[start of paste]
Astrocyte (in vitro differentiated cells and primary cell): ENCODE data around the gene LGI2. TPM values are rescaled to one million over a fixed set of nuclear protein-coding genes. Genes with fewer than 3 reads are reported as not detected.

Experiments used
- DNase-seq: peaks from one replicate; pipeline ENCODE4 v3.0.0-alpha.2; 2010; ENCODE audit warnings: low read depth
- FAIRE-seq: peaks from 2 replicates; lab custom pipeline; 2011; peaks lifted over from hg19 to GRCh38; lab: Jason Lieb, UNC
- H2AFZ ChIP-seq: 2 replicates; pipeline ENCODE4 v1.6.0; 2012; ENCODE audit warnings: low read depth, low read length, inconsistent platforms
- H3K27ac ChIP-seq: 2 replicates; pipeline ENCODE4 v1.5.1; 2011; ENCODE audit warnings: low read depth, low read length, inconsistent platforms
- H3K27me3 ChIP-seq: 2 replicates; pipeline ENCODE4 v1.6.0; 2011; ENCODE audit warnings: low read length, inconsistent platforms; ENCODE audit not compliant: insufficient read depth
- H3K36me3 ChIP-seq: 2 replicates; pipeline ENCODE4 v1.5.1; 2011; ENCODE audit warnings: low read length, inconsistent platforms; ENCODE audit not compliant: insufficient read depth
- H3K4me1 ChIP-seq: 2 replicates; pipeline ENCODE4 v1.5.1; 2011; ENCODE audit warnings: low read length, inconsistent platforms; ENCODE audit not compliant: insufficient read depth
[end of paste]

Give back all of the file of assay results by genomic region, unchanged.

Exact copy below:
Astrocyte (in vitro differentiated cells and primary cell): ENCODE data around the gene LGI2. TPM values are rescaled to one million over a fixed set of nuclear protein-coding genes. Genes with fewer than 3 reads are reported as not detected.

Experiments used
- DNase-seq: peaks from one replicate; pipeline ENCODE4 v3.0.0-alpha.2; 2010; ENCODE audit warnings: low read depth
- FAIRE-seq: peaks from 2 replicates; lab custom pipeline; 2011; peaks lifted over from hg19 to GRCh38; lab: Jason Lieb, UNC
- H2AFZ ChIP-seq: 2 replicates; pipeline ENCODE4 v1.6.0; 2012; ENCODE audit warnings: low read depth, low read length, inconsistent platforms
- H3K27ac ChIP-seq: 2 replicates; pipeline ENCODE4 v1.5.1; 2011; ENCODE audit warnings: low read depth, low read length, inconsistent platforms
- H3K27me3 ChIP-seq: 2 replicates; pipeline ENCODE4 v1.6.0; 2011; ENCODE audit warnings: low read length, inconsistent platforms; ENCODE audit not compliant: insufficient read depth
- H3K36me3 ChIP-seq: 2 replicates; pipeline ENCODE4 v1.5.1; 2011; ENCODE audit warnings: low read length, inconsistent platforms; ENCODE audit not compliant: insufficient read depth
- H3K4me1 ChIP-seq: 2 replicates; pipeline ENCODE4 v1.5.1; 2011; ENCODE audit warnings: low read length, inconsistent platforms; ENCODE audit not compliant: insufficient read depth